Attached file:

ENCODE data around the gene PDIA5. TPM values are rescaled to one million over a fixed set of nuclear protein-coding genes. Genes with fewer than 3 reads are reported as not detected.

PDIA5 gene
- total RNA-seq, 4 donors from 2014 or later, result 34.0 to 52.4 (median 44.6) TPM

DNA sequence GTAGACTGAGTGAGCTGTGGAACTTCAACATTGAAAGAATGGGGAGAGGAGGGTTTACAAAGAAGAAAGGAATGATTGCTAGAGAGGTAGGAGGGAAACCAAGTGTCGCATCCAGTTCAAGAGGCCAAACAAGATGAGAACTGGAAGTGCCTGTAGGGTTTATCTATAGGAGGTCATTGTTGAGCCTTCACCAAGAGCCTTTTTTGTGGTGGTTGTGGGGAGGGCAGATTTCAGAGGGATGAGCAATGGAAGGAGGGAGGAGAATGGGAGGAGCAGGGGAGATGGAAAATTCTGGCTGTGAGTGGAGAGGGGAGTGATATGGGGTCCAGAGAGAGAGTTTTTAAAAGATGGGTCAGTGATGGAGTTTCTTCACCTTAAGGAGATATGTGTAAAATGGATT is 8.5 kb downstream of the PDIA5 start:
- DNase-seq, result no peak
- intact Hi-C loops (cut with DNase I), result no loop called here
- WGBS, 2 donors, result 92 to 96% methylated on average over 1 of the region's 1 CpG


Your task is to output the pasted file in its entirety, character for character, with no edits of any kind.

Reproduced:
ENCODE data around the gene PDIA5. TPM values are rescaled to one million over a fixed set of nuclear protein-coding genes. Genes with fewer than 3 reads are reported as not detected.

PDIA5 gene
- total RNA-seq, 4 donors from 2014 or later, result 34.0 to 52.4 (median 44.6) TPM

DNA sequence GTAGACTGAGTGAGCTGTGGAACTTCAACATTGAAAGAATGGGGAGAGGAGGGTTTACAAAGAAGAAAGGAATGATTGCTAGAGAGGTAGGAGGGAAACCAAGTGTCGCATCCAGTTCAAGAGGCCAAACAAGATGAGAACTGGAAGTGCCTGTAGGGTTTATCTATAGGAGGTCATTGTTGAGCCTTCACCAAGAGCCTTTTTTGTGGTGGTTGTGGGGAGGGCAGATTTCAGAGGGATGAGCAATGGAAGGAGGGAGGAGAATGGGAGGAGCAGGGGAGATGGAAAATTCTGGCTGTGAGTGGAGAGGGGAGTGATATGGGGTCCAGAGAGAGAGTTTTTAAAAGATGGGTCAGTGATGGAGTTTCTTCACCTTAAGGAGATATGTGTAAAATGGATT is 8.5 kb downstream of the PDIA5 start:
- DNase-seq, result no peak
- intact Hi-C loops (cut with DNase I), result no loop called here
- WGBS, 2 donors, result 92 to 96% methylated on average over 1 of the region's 1 CpG